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Embroidery is so much a part of our lives that we may not even notice it. However, when a shirt or skirt features fancy stitching, when a baseball cap has a stitched logo, or when a sweater is monogrammed, embroidery is the cause. Granted, this kind of embroidery is done by machine, but beautiful stitching is also possible through the age-old art of hand embroidery.
Hand embroidery, of one kind or another, is thousands of years old. It was used in Ancient Egypt to decorate the hems of royal robes, in tapestries in the Middle Ages, and in ladies' samplers during the Colonial and Victorian eras. It continues as an art form today. Many people are familiar with counted cross stitch - a cousin to hand embroidery - and it seems that counted cross stitch has nearly eclipsed it. However, there are many people who still love to work hand embroidery, and it decorates wall hangings, pillowcases, quilts and table runners.
Hand embroidery differs from counted cross stitch in that it uses many different types of stitches to achieve texture and interest, whereas counted cross stitch uses a single stitch and relies on color and shading for texture. Counted cross stitch is worked from a graph, where the printed design is rendered as a series of X's and the artist stitches the design accordingly. Embroidery designs may be stamped or drawn on the material, or they can be done freehand. Embroidery uses embroidery floss and an embroidery needle, which has a slightly larger eye but is still sharp.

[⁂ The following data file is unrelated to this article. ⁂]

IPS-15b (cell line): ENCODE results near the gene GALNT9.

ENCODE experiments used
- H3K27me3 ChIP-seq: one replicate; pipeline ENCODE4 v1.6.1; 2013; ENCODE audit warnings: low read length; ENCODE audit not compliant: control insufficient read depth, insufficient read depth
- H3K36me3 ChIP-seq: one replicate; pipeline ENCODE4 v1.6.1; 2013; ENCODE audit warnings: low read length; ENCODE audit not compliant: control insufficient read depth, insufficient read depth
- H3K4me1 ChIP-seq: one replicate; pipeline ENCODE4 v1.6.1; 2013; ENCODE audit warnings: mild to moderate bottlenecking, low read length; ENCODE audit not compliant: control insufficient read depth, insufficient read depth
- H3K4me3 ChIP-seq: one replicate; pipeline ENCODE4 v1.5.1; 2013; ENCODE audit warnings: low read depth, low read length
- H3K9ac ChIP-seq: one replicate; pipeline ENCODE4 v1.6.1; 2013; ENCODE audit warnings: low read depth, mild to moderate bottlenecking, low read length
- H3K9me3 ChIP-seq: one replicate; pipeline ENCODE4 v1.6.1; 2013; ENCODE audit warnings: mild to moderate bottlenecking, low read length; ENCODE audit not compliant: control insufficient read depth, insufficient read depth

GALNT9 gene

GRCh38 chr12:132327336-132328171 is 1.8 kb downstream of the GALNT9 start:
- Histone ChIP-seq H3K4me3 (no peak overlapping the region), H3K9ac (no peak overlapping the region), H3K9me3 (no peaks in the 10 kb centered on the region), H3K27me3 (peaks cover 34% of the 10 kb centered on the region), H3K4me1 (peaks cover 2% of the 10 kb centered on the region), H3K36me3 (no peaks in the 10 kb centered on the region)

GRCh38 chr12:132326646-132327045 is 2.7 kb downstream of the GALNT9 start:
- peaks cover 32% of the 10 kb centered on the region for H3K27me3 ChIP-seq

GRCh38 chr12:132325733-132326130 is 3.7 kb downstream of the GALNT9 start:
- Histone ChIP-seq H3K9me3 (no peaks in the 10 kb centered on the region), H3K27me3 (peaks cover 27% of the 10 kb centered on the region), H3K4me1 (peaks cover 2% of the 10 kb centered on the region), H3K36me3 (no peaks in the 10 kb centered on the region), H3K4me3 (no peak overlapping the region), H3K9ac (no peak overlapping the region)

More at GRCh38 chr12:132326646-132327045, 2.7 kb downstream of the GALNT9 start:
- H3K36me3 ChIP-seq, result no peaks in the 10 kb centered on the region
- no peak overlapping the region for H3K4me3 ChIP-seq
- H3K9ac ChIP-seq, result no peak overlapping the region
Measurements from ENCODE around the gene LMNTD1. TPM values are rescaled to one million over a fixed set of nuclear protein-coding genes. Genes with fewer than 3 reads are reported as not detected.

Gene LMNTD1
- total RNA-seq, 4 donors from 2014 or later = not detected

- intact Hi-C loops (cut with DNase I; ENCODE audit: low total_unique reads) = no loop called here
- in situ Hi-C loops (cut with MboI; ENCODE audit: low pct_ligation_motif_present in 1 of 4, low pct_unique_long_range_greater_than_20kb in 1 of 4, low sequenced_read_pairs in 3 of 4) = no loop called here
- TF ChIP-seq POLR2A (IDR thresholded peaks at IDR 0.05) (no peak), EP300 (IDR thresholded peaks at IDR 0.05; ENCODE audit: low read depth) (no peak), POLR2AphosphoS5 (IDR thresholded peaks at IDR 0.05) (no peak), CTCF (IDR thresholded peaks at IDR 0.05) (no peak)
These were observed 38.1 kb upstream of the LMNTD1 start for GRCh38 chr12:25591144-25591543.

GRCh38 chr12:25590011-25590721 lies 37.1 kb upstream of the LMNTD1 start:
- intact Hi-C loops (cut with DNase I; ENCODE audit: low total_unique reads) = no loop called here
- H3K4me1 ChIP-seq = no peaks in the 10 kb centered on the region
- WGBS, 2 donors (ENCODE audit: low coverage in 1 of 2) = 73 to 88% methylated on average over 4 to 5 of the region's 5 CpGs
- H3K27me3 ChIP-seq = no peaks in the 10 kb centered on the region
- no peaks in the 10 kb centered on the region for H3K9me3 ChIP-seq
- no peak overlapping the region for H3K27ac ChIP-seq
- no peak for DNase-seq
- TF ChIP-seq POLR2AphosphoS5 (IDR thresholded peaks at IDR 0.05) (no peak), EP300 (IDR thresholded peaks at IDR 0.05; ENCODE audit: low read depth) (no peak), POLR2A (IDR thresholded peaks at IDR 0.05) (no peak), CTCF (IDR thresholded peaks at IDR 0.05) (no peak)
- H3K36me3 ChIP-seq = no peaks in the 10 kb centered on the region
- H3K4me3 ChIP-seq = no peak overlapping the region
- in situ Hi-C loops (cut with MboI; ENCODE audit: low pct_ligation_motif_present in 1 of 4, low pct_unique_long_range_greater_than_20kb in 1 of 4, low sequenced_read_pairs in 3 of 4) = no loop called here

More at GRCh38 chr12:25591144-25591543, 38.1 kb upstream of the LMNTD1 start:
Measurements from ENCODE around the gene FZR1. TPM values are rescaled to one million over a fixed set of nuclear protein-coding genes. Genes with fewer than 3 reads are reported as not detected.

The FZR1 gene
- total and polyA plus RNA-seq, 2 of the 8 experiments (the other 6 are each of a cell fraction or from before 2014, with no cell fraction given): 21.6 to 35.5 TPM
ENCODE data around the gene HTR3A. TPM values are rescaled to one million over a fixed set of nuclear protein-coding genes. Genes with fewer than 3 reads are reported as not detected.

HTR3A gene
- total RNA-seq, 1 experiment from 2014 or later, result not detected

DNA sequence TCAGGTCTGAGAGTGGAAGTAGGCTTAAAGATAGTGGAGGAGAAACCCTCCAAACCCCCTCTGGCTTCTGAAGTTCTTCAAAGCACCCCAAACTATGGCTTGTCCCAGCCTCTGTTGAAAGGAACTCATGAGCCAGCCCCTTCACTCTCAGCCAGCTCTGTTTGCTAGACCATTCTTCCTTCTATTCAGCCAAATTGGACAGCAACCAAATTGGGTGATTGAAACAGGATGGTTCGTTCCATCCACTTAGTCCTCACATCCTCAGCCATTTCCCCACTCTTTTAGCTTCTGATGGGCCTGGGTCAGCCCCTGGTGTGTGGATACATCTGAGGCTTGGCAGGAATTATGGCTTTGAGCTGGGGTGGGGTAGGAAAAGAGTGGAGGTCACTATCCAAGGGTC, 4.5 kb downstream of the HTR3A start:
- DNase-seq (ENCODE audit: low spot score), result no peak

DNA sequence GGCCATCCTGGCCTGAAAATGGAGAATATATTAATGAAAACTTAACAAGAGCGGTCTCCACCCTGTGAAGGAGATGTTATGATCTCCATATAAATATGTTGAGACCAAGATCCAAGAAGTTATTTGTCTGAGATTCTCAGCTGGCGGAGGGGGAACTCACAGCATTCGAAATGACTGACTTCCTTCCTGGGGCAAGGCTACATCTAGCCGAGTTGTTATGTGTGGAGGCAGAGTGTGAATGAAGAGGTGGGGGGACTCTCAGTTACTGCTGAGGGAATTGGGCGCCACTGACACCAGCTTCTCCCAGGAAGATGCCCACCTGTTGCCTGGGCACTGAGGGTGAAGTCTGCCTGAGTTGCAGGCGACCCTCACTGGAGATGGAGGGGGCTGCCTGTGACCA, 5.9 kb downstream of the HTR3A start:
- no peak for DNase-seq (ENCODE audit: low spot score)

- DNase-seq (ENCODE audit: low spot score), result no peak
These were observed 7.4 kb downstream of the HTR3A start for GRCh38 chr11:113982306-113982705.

Five stitches form the basis for hand embroidery. There are more, but an artist who learns these five can work 95 percent of the kits available. The stitches are: outline, satin, lazy daisy, cross and French knot. The outline stitch is a running stitch that, as the name implies, outlines a design. The satin stitch fills in open areas with closely worked stitches that give the appearance of satin. A lazy daisy makes small flower petals, while the basic cross (X) stitch also fills in open areas, or forms designs. The French knot is used to suggest small dots, such as eyes, pebbles, flower centers, and so on.
A beginner in hand embroidery should start with a small design that uses mostly outline, cross and lazy daisy stitches. These are the easiest stitches to master. The item may use satin stitch, but it should only be in small areas. Veteran embroiderers may want to tackle a project that is made mostly from satin stitch, but this is strictly for those who have mastered it. Satin stitch is simple enough in theory, but making it look smooth and shiny, with no gaps or uneven stitches, takes a while to master.
Many craft books on needlework are available. They will give instructions for the five basic stitches, and others as well. Community education classes may also be available and instructions for the basic five stitches are even available on the Internet. Kits are available in any craft store.
Hand embroidery is a beautiful art that almost anyone can learn. It is an art that should be preserved and well worth learning.
Hand embroidery is becoming a lost art. For centuries, people use to hand embroidery fabric into clothing, bedding, and quilts. Families would use these items for decades, and pass them down from generation to generation. The store-bought items can not compare to the embroidered items our grandmothers use to make.
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